The Final Chapter is emotional, which is perhaps why it is one of, if not the, best of the series, but it also returns to its pulse pounding horror/thriller roots. The original Resident Evil film is a master class in the ‘turn of the screw’, every ten minutes reducing the odds of survival for our heroes drastically. Fans of Event Horizon, Paul W. S. Anderson’s 90s cult classic, will spot many references in The Final Chapter, but more importantly, will feel the same unrelenting sense of peril. There are a bunch of other movies echoed in The Final Chapter’s cinematography including Mad Max, Star Wars, The Matrix, Sherlock Holmes (the predictive fighting – uh huh) and even, bizarrely, The Good, The Bad and The Ugly. It’s something of a kleptomaniac’s jigsaw that culminates in a moment of sublime heroism. It is bombastic, undeniably, time after time treating us to Paul W. S. Anderson’s signature pan-out shot which reveals vistas of either desolation, zombie-hordes or remoteness. It is formulaic, as the interchangeable side characters present in every movie (one of whom is a traitor normally) attest. It is derivative. It is not even cohesive. Though Claire Redfield reappears in six, her brother Chris never does. Wesker varies wildly from being the main villain, chairman of the Umbrella corporation, to being a puny pawn in the grip of far larger players. The cliff-hanger finale to the fifth movie, in which heroes and villains unite at Washington DC to make the ‘last stand of humanity’ is glossed over with a few lines of at the start of The Final Chapter.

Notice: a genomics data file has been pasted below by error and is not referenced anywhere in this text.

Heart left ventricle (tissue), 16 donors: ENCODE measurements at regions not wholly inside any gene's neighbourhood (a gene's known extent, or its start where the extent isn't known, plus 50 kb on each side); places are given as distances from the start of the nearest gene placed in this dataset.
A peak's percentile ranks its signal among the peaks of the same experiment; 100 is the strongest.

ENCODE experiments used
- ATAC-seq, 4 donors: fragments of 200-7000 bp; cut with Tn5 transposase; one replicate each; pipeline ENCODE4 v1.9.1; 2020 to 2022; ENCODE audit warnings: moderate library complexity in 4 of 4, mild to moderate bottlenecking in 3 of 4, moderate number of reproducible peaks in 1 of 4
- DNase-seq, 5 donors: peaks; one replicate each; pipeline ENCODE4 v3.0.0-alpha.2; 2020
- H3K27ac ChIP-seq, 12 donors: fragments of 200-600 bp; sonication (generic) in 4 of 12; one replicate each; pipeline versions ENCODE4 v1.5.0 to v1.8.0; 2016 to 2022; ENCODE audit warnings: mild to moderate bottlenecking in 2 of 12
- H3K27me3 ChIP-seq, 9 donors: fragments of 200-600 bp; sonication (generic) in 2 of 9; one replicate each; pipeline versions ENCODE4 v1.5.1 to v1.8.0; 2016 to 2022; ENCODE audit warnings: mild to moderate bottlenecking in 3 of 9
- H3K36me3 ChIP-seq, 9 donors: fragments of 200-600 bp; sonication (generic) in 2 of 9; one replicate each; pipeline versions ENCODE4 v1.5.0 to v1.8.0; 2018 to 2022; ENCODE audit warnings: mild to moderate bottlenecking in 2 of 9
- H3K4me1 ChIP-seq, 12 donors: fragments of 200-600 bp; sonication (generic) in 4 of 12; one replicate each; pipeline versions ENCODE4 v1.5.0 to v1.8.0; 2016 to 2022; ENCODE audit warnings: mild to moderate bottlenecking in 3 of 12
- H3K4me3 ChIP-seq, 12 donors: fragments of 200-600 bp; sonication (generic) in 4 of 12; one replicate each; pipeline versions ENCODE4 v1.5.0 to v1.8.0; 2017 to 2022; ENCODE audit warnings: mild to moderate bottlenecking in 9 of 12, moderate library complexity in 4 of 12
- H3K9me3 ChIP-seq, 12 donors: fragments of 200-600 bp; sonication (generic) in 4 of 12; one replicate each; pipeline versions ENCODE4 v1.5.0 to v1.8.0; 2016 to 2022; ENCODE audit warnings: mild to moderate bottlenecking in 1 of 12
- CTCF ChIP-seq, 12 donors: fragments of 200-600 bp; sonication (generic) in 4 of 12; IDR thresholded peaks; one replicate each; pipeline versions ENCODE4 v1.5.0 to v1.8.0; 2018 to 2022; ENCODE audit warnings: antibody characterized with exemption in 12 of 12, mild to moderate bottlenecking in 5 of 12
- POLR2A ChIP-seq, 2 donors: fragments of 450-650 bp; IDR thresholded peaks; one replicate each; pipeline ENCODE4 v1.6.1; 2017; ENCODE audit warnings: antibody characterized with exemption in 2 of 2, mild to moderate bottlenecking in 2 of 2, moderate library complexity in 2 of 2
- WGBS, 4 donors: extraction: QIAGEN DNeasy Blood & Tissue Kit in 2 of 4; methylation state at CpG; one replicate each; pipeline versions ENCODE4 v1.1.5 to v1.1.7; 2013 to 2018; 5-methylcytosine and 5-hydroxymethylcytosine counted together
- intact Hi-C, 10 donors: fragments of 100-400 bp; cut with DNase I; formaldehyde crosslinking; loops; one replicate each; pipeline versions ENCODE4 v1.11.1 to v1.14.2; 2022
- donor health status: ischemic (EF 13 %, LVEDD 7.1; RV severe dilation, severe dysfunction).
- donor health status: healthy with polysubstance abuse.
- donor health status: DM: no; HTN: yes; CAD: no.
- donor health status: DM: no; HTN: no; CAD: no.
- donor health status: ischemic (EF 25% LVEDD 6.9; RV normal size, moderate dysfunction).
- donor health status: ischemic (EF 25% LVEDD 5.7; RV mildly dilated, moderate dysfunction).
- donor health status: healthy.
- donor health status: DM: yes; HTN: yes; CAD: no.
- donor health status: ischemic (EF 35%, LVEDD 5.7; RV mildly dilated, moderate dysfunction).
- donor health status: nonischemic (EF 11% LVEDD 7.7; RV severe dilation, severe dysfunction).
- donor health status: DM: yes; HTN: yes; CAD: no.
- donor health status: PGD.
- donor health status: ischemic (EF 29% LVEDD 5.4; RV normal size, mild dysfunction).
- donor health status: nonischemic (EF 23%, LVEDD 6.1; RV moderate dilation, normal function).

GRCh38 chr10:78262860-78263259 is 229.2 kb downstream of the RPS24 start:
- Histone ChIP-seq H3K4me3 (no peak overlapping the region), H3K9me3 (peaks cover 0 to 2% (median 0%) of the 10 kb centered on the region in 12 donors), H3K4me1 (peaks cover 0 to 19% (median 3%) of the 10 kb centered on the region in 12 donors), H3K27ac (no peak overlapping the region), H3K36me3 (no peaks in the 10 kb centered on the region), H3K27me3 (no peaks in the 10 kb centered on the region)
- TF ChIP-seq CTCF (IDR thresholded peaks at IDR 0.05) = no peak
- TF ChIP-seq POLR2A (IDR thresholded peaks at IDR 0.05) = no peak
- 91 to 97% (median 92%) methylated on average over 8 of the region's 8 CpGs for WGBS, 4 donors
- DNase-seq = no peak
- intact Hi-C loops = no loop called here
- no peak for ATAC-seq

But despite all this, The Final Chapter is, inexplicably, a tattered, theriomorphic masterpiece.